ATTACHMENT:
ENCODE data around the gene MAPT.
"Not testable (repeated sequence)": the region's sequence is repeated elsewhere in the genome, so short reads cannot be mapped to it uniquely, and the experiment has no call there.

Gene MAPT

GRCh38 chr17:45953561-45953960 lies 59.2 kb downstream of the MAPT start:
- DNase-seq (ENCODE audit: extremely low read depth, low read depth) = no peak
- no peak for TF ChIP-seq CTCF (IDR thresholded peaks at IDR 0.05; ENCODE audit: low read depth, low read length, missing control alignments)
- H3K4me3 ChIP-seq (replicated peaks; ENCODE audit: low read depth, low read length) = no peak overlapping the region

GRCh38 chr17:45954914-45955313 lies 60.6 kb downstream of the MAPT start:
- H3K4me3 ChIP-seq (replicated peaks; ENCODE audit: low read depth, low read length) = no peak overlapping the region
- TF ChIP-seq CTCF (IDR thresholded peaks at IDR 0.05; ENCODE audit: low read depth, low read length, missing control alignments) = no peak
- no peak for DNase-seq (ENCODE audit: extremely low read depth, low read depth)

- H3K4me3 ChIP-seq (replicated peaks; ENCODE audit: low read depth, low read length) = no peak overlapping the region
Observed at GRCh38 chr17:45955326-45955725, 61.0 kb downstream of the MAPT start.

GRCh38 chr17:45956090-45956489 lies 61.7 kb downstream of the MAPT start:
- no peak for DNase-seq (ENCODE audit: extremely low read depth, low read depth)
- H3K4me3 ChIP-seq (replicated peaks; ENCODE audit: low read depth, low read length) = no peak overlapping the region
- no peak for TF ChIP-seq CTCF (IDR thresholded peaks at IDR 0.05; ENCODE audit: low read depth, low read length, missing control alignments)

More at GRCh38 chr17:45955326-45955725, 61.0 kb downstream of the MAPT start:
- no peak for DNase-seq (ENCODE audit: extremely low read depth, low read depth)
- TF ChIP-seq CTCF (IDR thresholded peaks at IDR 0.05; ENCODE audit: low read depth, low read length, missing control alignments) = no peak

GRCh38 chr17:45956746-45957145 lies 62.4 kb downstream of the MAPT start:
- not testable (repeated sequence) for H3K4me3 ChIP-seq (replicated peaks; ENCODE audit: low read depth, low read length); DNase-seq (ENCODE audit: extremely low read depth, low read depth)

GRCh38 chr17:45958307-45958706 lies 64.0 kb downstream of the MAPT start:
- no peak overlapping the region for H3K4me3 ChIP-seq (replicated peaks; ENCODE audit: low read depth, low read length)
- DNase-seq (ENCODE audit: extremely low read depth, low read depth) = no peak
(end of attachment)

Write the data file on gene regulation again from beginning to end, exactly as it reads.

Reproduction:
ENCODE data around the gene MAPT.
"Not testable (repeated sequence)": the region's sequence is repeated elsewhere in the genome, so short reads cannot be mapped to it uniquely, and the experiment has no call there.

Gene MAPT

GRCh38 chr17:45953561-45953960 lies 59.2 kb downstream of the MAPT start:
- DNase-seq (ENCODE audit: extremely low read depth, low read depth) = no peak
- no peak for TF ChIP-seq CTCF (IDR thresholded peaks at IDR 0.05; ENCODE audit: low read depth, low read length, missing control alignments)
- H3K4me3 ChIP-seq (replicated peaks; ENCODE audit: low read depth, low read length) = no peak overlapping the region

GRCh38 chr17:45954914-45955313 lies 60.6 kb downstream of the MAPT start:
- H3K4me3 ChIP-seq (replicated peaks; ENCODE audit: low read depth, low read length) = no peak overlapping the region
- TF ChIP-seq CTCF (IDR thresholded peaks at IDR 0.05; ENCODE audit: low read depth, low read length, missing control alignments) = no peak
- no peak for DNase-seq (ENCODE audit: extremely low read depth, low read depth)

- H3K4me3 ChIP-seq (replicated peaks; ENCODE audit: low read depth, low read length) = no peak overlapping the region
Observed at GRCh38 chr17:45955326-45955725, 61.0 kb downstream of the MAPT start.

GRCh38 chr17:45956090-45956489 lies 61.7 kb downstream of the MAPT start:
- no peak for DNase-seq (ENCODE audit: extremely low read depth, low read depth)
- H3K4me3 ChIP-seq (replicated peaks; ENCODE audit: low read depth, low read length) = no peak overlapping the region
- no peak for TF ChIP-seq CTCF (IDR thresholded peaks at IDR 0.05; ENCODE audit: low read depth, low read length, missing control alignments)

More at GRCh38 chr17:45955326-45955725, 61.0 kb downstream of the MAPT start:
- no peak for DNase-seq (ENCODE audit: extremely low read depth, low read depth)
- TF ChIP-seq CTCF (IDR thresholded peaks at IDR 0.05; ENCODE audit: low read depth, low read length, missing control alignments) = no peak

GRCh38 chr17:45956746-45957145 lies 62.4 kb downstream of the MAPT start:
- not testable (repeated sequence) for H3K4me3 ChIP-seq (replicated peaks; ENCODE audit: low read depth, low read length); DNase-seq (ENCODE audit: extremely low read depth, low read depth)

GRCh38 chr17:45958307-45958706 lies 64.0 kb downstream of the MAPT start:
- no peak overlapping the region for H3K4me3 ChIP-seq (replicated peaks; ENCODE audit: low read depth, low read length)
- DNase-seq (ENCODE audit: extremely low read depth, low read depth) = no peak